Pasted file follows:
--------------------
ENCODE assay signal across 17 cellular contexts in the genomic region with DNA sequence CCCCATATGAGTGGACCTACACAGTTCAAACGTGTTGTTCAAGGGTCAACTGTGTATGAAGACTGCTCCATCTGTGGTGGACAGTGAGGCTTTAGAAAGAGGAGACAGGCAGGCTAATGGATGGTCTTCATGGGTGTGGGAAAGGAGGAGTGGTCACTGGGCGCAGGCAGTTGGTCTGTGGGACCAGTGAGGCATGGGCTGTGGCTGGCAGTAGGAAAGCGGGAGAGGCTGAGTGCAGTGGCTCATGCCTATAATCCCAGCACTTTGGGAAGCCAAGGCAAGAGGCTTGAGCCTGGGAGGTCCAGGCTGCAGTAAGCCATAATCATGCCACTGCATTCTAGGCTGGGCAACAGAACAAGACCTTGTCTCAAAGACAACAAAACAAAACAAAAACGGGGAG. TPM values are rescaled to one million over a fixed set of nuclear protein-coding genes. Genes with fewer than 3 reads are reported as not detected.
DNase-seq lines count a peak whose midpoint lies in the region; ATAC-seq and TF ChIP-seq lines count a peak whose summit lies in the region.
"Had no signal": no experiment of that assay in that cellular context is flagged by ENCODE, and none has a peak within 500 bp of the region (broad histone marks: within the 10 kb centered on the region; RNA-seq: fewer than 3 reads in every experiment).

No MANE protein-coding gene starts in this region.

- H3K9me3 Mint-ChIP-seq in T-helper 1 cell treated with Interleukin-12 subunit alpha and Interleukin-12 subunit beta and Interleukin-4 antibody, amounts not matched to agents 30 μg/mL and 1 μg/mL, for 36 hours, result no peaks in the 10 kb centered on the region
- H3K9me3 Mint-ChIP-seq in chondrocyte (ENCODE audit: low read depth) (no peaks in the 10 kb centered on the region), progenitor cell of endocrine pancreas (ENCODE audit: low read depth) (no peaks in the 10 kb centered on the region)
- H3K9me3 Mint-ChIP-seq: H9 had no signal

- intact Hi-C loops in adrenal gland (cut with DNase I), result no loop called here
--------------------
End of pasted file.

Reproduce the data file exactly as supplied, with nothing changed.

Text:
ENCODE assay signal across 17 cellular contexts in the genomic region with DNA sequence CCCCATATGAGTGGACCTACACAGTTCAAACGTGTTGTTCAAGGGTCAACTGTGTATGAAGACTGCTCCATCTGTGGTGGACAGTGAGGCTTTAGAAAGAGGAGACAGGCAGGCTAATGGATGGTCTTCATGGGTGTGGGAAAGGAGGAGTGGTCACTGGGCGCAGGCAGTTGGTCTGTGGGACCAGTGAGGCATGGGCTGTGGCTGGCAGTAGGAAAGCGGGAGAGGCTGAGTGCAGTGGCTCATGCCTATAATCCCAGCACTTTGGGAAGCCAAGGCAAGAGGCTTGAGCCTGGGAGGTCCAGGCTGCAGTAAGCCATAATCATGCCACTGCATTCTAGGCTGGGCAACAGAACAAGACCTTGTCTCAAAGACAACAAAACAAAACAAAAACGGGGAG. TPM values are rescaled to one million over a fixed set of nuclear protein-coding genes. Genes with fewer than 3 reads are reported as not detected.
DNase-seq lines count a peak whose midpoint lies in the region; ATAC-seq and TF ChIP-seq lines count a peak whose summit lies in the region.
"Had no signal": no experiment of that assay in that cellular context is flagged by ENCODE, and none has a peak within 500 bp of the region (broad histone marks: within the 10 kb centered on the region; RNA-seq: fewer than 3 reads in every experiment).

No MANE protein-coding gene starts in this region.

- H3K9me3 Mint-ChIP-seq in T-helper 1 cell treated with Interleukin-12 subunit alpha and Interleukin-12 subunit beta and Interleukin-4 antibody, amounts not matched to agents 30 μg/mL and 1 μg/mL, for 36 hours, result no peaks in the 10 kb centered on the region
- H3K9me3 Mint-ChIP-seq in chondrocyte (ENCODE audit: low read depth) (no peaks in the 10 kb centered on the region), progenitor cell of endocrine pancreas (ENCODE audit: low read depth) (no peaks in the 10 kb centered on the region)
- H3K9me3 Mint-ChIP-seq: H9 had no signal

- intact Hi-C loops in adrenal gland (cut with DNase I), result no loop called here